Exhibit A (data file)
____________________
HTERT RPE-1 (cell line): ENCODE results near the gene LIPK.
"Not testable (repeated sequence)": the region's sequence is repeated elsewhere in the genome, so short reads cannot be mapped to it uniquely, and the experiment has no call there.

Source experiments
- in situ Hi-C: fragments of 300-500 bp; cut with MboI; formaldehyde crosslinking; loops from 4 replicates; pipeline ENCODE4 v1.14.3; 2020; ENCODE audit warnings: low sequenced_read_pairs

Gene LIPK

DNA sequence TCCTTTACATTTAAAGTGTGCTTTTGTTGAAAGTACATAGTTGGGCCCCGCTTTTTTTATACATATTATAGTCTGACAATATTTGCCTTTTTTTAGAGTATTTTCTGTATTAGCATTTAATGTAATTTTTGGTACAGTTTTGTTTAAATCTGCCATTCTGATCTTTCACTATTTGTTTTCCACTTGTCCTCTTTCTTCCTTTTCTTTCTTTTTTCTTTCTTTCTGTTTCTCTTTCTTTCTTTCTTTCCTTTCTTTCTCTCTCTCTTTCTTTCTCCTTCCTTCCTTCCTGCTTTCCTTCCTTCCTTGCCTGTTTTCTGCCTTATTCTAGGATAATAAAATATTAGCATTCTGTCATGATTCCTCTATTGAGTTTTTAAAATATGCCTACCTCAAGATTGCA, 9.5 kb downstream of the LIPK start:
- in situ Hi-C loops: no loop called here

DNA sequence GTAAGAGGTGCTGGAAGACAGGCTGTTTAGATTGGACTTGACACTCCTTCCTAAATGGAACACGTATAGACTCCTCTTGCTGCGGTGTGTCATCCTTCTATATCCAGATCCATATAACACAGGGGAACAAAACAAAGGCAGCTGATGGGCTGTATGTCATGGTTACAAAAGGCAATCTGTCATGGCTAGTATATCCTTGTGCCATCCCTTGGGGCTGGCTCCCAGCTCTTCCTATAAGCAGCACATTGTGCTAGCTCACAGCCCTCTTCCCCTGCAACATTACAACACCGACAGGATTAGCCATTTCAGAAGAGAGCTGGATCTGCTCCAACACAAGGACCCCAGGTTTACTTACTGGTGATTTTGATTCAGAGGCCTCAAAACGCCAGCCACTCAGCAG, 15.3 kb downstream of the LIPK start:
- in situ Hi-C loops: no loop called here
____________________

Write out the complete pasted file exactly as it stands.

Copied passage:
HTERT RPE-1 (cell line): ENCODE results near the gene LIPK.
"Not testable (repeated sequence)": the region's sequence is repeated elsewhere in the genome, so short reads cannot be mapped to it uniquely, and the experiment has no call there.

Source experiments
- in situ Hi-C: fragments of 300-500 bp; cut with MboI; formaldehyde crosslinking; loops from 4 replicates; pipeline ENCODE4 v1.14.3; 2020; ENCODE audit warnings: low sequenced_read_pairs

Gene LIPK

DNA sequence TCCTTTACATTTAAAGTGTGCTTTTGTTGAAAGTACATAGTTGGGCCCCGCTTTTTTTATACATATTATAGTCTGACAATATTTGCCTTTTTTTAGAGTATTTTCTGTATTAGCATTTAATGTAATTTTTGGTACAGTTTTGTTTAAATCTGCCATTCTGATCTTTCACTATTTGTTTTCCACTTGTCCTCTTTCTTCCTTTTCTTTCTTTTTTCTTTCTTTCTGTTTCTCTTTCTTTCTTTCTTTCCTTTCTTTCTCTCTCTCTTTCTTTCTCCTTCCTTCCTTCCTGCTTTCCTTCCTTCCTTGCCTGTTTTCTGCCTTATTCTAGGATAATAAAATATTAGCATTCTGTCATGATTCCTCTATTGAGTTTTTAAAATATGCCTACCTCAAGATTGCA, 9.5 kb downstream of the LIPK start:
- in situ Hi-C loops: no loop called here

DNA sequence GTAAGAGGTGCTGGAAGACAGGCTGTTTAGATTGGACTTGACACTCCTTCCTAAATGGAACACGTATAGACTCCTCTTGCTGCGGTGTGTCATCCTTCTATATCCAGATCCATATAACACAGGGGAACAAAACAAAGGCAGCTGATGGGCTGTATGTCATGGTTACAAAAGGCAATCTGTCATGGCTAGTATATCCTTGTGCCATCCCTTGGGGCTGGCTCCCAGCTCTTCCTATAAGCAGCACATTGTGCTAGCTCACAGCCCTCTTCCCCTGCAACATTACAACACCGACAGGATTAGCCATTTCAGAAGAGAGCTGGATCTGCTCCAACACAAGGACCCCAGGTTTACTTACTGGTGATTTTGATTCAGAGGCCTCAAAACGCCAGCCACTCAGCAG, 15.3 kb downstream of the LIPK start:
- in situ Hi-C loops: no loop called here